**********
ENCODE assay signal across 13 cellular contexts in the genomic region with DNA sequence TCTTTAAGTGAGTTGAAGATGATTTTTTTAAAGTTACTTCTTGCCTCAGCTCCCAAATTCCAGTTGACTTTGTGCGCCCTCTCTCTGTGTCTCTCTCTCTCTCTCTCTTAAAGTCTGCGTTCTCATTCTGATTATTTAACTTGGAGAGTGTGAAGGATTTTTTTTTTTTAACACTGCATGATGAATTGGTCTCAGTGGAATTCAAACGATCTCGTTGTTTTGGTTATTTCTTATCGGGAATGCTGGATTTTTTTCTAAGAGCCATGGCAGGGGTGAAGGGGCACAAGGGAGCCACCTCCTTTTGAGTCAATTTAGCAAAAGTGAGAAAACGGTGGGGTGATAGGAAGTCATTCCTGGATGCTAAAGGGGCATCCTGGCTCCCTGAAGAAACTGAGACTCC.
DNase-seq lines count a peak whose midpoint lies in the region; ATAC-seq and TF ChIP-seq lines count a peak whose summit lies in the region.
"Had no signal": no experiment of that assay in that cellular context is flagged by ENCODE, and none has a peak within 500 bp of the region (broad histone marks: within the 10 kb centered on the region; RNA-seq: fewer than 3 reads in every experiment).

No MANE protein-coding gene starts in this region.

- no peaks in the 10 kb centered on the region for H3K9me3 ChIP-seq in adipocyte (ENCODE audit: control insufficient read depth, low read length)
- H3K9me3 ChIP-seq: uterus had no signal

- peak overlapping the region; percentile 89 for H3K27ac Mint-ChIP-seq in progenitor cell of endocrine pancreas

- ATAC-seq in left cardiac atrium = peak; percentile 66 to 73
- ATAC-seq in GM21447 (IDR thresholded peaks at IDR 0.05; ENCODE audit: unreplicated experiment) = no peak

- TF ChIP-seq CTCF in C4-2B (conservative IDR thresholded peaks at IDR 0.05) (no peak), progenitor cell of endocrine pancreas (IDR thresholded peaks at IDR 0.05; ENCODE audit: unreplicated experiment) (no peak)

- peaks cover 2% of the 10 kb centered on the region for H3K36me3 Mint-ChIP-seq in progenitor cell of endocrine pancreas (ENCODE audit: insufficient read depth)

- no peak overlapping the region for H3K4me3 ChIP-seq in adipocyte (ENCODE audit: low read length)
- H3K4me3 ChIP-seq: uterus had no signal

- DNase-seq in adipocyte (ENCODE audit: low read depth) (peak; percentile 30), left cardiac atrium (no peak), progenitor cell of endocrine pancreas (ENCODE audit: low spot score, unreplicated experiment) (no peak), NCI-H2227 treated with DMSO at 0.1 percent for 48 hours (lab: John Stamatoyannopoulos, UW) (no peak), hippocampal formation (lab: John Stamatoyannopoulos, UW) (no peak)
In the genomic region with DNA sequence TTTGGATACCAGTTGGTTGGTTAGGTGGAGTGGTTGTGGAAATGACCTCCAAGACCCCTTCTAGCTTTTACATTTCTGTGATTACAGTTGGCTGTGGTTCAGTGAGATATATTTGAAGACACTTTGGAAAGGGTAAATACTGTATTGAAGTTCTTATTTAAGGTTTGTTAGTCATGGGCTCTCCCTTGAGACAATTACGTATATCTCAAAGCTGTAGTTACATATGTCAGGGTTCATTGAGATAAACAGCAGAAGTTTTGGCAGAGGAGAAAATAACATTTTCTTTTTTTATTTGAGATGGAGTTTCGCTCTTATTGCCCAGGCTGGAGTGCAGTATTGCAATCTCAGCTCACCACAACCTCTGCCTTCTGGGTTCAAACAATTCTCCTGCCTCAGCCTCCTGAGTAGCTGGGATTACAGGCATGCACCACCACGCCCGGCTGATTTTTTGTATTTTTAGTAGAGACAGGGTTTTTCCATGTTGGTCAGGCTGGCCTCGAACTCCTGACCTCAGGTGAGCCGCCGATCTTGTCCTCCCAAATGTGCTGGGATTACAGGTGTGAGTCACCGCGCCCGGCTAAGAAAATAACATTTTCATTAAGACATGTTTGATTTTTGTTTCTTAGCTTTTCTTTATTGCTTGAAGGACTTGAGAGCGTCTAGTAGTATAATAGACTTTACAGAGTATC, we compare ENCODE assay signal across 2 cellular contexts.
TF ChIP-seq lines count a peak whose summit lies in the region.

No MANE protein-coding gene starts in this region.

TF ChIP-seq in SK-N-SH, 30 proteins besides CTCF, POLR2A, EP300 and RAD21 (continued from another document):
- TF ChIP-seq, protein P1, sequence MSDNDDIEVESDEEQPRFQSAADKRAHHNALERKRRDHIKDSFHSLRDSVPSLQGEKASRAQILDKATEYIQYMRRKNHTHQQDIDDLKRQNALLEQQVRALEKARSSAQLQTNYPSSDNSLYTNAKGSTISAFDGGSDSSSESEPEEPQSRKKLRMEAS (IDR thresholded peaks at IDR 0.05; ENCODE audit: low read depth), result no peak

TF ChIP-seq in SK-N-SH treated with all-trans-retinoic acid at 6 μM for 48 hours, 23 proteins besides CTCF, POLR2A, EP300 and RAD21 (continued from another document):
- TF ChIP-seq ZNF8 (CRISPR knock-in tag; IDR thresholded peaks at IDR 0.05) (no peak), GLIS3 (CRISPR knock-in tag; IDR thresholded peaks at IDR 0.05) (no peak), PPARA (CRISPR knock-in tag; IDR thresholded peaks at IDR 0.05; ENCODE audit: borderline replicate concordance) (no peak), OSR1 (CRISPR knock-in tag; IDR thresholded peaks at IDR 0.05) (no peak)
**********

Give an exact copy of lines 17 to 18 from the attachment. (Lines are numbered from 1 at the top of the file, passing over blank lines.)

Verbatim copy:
No MANE protein-coding gene starts in this region.

TF ChIP-seq in SK-N-SH, 30 proteins besides CTCF, POLR2A, EP300 and RAD21 (continued from another document):